There are times when you might need to snap a photo or record some home video with your PC’s webcam. Mac users have PhotoBooth at their disposal, while Linux users can always count on the amiable Cheese. Unfortunately (and surprisingly), Windows users are left in the dust.
Most of the purchased laptops and netbooks do come pre-installed with Cyberlink Youcam, but it’s not free and you won’t have it once you format your system (unless you’ve an HP computer). For the rest of us, there are some very unusual yet useful tools that’ll do the job just fine.
Windows Live Movie Maker
We start with unusual tool #1 – Microsoft’s own Windows Live Movie Maker. As its name suggests, WLMM allows you to create casual movies and personal videos from an input stream of photos , music and videos. For what it’s worth, it can also record and create videos from your webcam.
Download and install Movie Maker from here, and launch it from your Start menu. Now click on the “Webcam Video” button on the ribbon, and Movie Maker will turn on and show your webcam.
You can then record to your heart’s fill and Movie Maker will create a nice video for you. To get photos, you have to split the video into frames and extract the required frames from it.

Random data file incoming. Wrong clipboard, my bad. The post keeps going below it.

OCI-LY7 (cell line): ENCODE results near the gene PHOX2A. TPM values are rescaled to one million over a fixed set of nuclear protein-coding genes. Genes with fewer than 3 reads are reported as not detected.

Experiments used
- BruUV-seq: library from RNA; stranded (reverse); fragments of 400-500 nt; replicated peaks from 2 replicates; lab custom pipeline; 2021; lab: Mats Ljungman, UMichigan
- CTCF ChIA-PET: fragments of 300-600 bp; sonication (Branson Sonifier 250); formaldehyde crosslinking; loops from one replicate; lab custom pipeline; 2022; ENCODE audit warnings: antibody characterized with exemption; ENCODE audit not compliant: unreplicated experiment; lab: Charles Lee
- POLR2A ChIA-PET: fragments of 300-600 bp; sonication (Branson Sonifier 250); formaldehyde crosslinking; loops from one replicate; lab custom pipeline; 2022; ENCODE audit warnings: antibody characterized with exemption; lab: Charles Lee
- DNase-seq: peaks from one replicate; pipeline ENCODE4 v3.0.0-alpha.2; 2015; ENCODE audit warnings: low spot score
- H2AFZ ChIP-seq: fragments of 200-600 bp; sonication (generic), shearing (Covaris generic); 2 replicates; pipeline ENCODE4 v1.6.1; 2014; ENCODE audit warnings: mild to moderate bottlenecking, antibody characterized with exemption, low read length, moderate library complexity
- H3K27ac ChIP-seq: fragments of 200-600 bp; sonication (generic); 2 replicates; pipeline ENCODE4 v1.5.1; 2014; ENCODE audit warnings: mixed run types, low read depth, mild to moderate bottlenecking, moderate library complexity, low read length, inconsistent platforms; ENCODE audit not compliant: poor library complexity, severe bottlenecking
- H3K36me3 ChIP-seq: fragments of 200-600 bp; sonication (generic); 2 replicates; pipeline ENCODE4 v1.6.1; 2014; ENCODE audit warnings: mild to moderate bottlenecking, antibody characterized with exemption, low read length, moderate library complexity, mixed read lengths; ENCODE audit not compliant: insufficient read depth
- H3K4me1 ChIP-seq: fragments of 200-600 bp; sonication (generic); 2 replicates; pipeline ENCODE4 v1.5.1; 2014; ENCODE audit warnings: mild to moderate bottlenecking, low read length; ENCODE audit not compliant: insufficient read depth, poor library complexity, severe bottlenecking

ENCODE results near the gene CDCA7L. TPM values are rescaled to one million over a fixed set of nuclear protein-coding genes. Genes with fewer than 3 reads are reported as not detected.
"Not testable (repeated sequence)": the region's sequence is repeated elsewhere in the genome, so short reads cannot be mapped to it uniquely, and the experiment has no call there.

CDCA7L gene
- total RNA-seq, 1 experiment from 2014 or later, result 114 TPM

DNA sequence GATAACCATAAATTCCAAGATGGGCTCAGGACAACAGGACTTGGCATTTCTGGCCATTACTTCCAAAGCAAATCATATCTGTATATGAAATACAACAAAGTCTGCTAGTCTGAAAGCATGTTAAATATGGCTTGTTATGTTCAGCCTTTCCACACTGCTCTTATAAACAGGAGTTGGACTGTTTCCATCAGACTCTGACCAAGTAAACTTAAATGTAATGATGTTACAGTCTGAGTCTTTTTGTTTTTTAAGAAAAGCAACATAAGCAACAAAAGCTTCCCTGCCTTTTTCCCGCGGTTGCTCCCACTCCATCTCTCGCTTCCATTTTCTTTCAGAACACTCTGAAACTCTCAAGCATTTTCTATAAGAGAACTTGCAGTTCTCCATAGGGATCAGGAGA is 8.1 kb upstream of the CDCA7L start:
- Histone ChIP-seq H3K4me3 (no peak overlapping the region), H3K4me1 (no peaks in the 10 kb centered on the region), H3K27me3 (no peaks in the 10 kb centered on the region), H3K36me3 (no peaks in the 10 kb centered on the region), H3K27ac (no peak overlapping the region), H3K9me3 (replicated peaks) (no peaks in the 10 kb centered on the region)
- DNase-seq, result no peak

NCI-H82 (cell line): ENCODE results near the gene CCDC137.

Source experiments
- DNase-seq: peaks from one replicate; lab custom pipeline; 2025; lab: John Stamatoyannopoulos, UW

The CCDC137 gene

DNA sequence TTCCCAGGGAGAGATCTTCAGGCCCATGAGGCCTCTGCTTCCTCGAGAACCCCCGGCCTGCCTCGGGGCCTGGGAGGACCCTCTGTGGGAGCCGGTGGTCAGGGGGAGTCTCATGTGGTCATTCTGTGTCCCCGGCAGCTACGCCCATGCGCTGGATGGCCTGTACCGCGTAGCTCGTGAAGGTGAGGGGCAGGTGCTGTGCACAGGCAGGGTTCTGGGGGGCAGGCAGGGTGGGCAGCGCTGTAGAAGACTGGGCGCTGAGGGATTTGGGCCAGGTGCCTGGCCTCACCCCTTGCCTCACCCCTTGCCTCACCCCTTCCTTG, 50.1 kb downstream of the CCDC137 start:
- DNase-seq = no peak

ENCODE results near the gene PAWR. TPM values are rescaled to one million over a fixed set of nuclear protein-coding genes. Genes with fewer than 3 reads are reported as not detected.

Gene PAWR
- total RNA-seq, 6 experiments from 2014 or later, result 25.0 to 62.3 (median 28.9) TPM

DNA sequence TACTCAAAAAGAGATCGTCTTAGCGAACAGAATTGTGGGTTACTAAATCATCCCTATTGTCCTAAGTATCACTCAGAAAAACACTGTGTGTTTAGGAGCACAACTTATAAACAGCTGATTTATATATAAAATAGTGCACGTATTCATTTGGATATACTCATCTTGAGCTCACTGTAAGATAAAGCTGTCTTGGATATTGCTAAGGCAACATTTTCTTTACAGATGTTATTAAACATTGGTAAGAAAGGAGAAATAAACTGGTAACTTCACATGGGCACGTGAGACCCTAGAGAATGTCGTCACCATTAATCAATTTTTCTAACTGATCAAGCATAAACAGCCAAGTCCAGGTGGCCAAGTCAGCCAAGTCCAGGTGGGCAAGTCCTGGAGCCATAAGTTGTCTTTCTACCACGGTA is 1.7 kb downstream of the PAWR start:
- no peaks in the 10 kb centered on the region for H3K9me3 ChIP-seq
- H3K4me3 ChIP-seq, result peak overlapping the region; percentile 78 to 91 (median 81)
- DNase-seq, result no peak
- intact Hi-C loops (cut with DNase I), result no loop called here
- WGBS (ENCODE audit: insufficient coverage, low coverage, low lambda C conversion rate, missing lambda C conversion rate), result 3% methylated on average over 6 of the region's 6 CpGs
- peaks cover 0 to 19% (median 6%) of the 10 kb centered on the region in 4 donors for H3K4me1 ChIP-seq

The ‘geekier’ media players, like VLC and Media Player Classic, can stream directly from your webcam which you can then record using built-in functionalities.
Launch Media Player Classic, and press Ctrl + V (or go to File –> Open Device). Choose your webcam, set your audio source to “Video capture device” (you can use your built-in microphones, but I always got a very loud static-like noise from it), and click OK. Media Player Classic will now stream your webcam, which you can then record using Capture Settings (press Ctrl + 8, and tweak your settings).
In VLC, press Ctrl + C (or go to Media –> Open Capture Device), and choose settings as shown in the screenshot. As with Media Player Classic, you might want to turn off the audio to avoid the irritating noise. Once VLC shows your webcam, you can either record it (as detailed in this post) or simply take snapshots using Video -> Snapshot.
When your webcam is connected via USB, Windows will show it as a separate device under Computer (My Computer in XP). You can also find and launch it from Devices and Printers in Windows 7. Windows allows you to take snapshots from USB connected webcams.
Cameroid (all platforms)
Cameroid is an online webcam app that offers PhotoBooth-esque effects and allows you to save your snapshots, or share them online. The app is Flash-based, yet surprisingly lightweight and easy-to-use. There must be numerous other similar webapps, so do let us know if there is anything else that you use.
Taking occasional snaps or recording family clips with webcams will never be a tough task again, with these nifty tools at your disposal.
Gouthaman of PC Geek Blog has pointed out the snapshot taking ability of Skype – this definitely should’ve been included! Anyway, to take a quick snapshot, fire up Skype, go to Tools –> Options, and click on “Take a video snapshot” under Video settings. A new window will pop up, where you’ve to click on the “Take a snapshot” button.